Excerpt from ‘A Cheertastic Christmas Miracle’ / ‘Let It Snow’

The snow on the streets was a foot deep. Nothing in our subdivision had been salted or plowed.
“This is such a dumb way to die,” the Duke noted, and I was starting to agree with her. But from the back, JP shouted, “Spartans!” Tonight, we dine in the Waffle House!”
I nodded my head and put the car into drive and pressed the accelerator. The tires spun, and then we shot off, the falling snow alive in the headlights. I couldn’t see the curbs of the road, let alone the painted lines dividing the lanes, so I mostly just tried to stay between the mailboxes.
Grove Park is kind of a bowl, so to leave you have to drive up a very modest hill. JP and the Duke and I all grew up in the Grove Park subdivision, and I’ve driven up the hill in question thousands of times.
And so the potentiel problem did not even occur to me as we started to climb. But soon, I noticed that the amount of pressure I placed on the accelerator pedal did not in any way affect the speed at which we were going up the hill. I began to feel a tinge of dread.

So funny – and very clever constructed

Maureens story was narrated really honest and full of feelings, so when I began reading ‘A Cheertastic Christmas Miracle’, my first impression was that John Greens story was totally the opposite: full of irony, sarcastic lines and tons of humorous descriptions.

And in many ways it was, but it was also so much more. Because the further we get into the story and the three friends keep speak speaking to each other in a pretty harsh language, you realize – and John Green reveals – that beneath all the superficial words, these two guys and this girl have a lot of feelings. Feelings that they are used to ignore, but the wilder this chaotic road trip gets and the more exhausted the three friends gets, it’s impossible for them to repress their emotions. It’s very clever constructed, at it gives the story a great depth. It even gets romantic.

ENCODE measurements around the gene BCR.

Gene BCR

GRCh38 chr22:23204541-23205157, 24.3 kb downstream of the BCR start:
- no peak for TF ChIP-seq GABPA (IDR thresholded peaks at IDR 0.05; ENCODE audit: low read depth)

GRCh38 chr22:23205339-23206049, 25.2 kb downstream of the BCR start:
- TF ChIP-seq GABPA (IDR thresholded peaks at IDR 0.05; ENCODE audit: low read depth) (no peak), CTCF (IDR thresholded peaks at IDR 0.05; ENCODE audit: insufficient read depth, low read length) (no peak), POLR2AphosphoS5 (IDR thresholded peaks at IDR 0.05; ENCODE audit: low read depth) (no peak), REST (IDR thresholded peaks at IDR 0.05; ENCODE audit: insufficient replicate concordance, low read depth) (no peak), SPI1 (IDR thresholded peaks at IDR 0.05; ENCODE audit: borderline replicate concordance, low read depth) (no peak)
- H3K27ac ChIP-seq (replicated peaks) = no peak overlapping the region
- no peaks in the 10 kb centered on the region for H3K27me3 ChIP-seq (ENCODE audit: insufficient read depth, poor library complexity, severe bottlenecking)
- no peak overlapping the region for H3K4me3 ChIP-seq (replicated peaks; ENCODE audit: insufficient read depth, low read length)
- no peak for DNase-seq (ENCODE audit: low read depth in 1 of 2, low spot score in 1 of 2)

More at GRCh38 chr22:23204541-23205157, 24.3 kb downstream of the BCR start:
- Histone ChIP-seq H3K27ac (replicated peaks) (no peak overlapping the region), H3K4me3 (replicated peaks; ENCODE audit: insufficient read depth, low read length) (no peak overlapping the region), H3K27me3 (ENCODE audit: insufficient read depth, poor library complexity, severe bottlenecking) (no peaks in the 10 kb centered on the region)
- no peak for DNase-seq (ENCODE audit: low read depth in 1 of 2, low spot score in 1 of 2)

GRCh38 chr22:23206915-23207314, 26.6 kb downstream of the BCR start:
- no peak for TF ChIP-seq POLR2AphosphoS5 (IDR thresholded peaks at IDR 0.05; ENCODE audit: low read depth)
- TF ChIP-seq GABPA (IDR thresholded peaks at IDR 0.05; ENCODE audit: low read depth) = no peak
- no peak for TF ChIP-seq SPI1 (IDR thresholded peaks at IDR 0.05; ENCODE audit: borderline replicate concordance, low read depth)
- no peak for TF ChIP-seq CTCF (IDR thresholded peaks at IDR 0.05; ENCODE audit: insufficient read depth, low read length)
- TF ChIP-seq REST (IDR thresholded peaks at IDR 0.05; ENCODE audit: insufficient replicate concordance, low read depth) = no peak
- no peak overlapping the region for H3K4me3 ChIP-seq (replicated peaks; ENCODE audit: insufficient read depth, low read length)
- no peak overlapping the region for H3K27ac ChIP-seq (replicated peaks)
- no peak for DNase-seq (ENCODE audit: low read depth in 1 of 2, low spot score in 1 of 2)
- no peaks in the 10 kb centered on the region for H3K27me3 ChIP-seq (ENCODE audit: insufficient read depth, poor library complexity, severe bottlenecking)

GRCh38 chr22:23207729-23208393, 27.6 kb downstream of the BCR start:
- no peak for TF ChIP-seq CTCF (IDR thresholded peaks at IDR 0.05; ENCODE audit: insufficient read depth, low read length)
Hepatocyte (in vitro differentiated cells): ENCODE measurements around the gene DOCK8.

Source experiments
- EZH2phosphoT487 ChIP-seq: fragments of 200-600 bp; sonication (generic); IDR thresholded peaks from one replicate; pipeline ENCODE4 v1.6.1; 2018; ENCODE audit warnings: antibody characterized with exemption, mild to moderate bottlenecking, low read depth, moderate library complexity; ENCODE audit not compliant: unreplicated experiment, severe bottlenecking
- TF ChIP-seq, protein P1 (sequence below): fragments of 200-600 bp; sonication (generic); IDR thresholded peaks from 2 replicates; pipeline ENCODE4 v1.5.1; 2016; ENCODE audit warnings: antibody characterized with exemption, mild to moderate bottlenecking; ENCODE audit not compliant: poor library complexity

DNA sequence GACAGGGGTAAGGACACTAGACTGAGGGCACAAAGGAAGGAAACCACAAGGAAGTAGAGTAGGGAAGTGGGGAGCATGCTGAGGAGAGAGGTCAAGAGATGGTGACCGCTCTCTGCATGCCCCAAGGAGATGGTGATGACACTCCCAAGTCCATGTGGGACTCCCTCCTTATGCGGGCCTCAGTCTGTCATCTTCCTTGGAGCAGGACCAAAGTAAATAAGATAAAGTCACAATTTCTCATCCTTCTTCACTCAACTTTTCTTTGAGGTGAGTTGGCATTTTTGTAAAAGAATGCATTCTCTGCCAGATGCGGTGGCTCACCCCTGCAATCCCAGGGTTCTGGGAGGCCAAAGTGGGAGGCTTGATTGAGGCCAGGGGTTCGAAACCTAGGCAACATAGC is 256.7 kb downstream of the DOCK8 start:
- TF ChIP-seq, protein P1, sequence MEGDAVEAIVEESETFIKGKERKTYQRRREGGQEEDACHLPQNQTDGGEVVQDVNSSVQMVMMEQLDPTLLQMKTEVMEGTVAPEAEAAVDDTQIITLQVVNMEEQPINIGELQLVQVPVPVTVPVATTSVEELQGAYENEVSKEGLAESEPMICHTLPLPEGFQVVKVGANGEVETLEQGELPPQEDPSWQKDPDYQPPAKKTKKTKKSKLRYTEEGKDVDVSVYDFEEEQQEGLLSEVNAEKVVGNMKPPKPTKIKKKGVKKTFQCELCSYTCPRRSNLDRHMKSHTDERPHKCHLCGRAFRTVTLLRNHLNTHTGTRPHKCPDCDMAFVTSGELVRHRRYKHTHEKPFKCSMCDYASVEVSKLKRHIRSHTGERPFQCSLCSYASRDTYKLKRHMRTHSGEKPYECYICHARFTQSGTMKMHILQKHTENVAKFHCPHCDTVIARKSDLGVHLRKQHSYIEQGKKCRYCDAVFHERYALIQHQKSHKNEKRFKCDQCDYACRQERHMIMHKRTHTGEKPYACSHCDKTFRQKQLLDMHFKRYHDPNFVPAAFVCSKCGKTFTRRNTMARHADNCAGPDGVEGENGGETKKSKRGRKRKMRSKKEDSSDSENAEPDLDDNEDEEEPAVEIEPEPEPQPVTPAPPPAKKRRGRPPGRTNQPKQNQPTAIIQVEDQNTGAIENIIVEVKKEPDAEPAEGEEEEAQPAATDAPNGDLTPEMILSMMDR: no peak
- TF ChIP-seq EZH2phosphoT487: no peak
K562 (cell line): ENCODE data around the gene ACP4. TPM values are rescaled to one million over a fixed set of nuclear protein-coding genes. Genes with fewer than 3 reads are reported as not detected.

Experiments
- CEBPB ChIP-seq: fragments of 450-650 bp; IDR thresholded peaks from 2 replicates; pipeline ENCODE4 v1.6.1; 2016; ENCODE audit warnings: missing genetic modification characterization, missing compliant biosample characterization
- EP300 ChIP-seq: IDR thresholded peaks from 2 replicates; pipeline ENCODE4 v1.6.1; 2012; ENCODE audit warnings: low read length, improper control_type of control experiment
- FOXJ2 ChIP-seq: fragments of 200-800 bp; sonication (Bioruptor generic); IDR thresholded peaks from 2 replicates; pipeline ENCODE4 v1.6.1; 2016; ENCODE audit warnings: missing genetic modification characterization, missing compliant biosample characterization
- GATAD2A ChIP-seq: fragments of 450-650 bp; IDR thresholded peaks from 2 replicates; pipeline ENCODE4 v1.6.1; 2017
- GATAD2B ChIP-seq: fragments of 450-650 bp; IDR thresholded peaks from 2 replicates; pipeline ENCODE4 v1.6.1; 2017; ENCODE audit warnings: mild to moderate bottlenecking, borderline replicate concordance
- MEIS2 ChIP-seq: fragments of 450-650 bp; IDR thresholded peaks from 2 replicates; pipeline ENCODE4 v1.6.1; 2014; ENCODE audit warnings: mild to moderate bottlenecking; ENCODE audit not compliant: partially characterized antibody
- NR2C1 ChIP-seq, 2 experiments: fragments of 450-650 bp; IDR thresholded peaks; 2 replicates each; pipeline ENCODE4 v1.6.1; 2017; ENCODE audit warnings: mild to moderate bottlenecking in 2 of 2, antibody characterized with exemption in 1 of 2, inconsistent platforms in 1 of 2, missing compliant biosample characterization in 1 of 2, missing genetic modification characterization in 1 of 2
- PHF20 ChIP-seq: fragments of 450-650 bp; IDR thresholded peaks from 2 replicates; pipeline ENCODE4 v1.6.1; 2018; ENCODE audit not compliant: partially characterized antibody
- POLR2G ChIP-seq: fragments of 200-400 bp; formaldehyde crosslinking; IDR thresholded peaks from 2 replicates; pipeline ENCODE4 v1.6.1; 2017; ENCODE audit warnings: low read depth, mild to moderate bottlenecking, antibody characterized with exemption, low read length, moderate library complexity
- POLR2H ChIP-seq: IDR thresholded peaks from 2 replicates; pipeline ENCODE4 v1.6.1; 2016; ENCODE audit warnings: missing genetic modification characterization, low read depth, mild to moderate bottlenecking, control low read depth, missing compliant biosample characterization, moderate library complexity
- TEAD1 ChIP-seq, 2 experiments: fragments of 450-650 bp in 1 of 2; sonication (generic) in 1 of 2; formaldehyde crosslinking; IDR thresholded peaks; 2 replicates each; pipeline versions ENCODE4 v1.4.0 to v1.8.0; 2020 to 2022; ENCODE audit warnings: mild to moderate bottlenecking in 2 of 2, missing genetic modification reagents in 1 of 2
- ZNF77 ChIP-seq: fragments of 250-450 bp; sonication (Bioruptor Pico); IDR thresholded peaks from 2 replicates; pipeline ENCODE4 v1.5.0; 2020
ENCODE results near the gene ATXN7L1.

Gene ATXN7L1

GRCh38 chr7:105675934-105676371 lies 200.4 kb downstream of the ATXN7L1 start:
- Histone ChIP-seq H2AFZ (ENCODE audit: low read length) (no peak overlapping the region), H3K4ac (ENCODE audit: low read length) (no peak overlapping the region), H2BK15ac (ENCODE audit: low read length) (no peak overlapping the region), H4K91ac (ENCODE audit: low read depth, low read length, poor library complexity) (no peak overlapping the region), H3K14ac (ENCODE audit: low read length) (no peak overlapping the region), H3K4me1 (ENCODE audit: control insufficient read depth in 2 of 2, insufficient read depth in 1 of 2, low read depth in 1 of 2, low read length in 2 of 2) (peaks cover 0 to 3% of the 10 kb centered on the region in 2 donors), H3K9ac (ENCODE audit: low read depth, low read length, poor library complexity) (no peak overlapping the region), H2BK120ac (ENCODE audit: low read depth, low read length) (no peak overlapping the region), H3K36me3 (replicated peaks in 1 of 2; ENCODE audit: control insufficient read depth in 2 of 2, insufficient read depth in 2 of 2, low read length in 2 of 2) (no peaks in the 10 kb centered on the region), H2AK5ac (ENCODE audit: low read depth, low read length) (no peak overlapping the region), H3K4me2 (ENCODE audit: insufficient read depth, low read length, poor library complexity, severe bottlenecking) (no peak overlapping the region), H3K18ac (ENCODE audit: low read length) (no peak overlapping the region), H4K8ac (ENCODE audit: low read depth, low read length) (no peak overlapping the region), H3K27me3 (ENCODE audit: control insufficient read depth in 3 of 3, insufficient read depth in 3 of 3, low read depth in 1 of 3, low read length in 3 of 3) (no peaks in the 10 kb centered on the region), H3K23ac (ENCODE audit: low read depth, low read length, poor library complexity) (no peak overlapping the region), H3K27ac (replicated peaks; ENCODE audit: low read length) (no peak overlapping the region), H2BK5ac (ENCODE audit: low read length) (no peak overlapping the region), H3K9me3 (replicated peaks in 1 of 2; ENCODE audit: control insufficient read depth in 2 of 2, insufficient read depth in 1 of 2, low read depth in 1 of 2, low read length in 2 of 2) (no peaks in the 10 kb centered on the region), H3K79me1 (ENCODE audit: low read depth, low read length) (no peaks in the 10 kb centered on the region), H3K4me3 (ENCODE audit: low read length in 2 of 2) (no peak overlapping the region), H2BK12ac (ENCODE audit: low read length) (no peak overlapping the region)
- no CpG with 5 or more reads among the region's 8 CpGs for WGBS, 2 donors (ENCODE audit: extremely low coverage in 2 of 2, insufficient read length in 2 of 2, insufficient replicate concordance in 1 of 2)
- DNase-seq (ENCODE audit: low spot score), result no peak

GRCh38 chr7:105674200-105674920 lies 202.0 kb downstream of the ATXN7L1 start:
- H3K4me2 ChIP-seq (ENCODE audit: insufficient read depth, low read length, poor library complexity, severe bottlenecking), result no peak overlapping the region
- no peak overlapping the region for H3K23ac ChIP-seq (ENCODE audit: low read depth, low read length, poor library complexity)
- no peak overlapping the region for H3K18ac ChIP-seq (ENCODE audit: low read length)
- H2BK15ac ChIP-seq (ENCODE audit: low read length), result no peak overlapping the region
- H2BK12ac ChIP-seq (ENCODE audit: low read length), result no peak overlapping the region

If I should rate Johns story alone, it would also get five out of five stars, because it was so funny, but at the same time serious and with such a realistic description of Tobin’s feelings. The last thing is very rare in YA literature, I think, because many female YA authors describes boys the way girls want them to be, and not the way boys really are and think.

‘The Patron Saint of Pigs’

The third novella about teens in Gracetown is written by Lauren Myracle. Is about Addie who has sophomore English with Jeb, a guy from the Cerokee Reservation with a jet-black ponytail and smokey eyes. Unfortunately Addie often is disappointed about their relationship when they get together. He doesn’t want to hold her hand in public and he’s silent and seems to struggle in situations where she thinks he need to express his feelings.

Soon she makes a mistake with another guy, and when they finally agree to meet and pick up the pieces, Jeb doesn’t show up, and to punish herself Addie cuts her beautiful long blond hair and dyes it pink.

Excerpt from ‘The Patron Saint of Pigs’ / ‘Let It Snow’

Grrrrrr. I hated feeling sorry for myself, which was why I’d called Tegan and Dorrie and begged them to come over. But they weren’t here yet, and anyway, I couldn’t help but feel sorry for myself.
Because I missed Jeb so much.
Because our breakup, which was only a week old and as raw as an open wound, was my own stupid fault.
Because I’d written Jeb a (pathetic?) e-mail asking him please, please, please to meet me at Starbucks yesterday so we could talk. But he never showed up. Didn’t even call.
And because, after waiting at Starbucks for nearly two hours, I hated life and myself so much that I trudged across the parking lot to Fantastic Sam’s, where I tearfully told the stylist to lop my hair off and dye what was left of it pink.
Which she did, because why did she care if I committed hair suicide.

One long sulk

This third story disappointed me big time. The whole story is about how Addie and Jeb can’t reach each other, and in the meantime Addies friends Dorrie and Tegan, and her mum, are just stunned over the fact that she has cut her hair and dyed it.

We already know that the stories in ‘Let It Snow’ are supposed to be romantic, so when we begin with a break up, it also spoils the ending, because when both of them want each other, how will it be romantic unless they make up again? Compared to John Greens and Maureen Johnsons great stories, where it isn’t revealed who is going to fall in love with who, this couldn’t can be more boring. And the indifferent scenes in between, where Addie just sulks at home or at Starbucks, just made the pain worse.

I couldn’t really find qualities in a girl who makes out with another boy, while she has a boyfriend, and Jeb wasn’t easy to love either, because he had a hard time showing his feelings. It was a pity party from both sides, and I almost didn’t finish ‘Let It Snow’ because of ‘The Patron Saint of Pigs’. One out of five stars!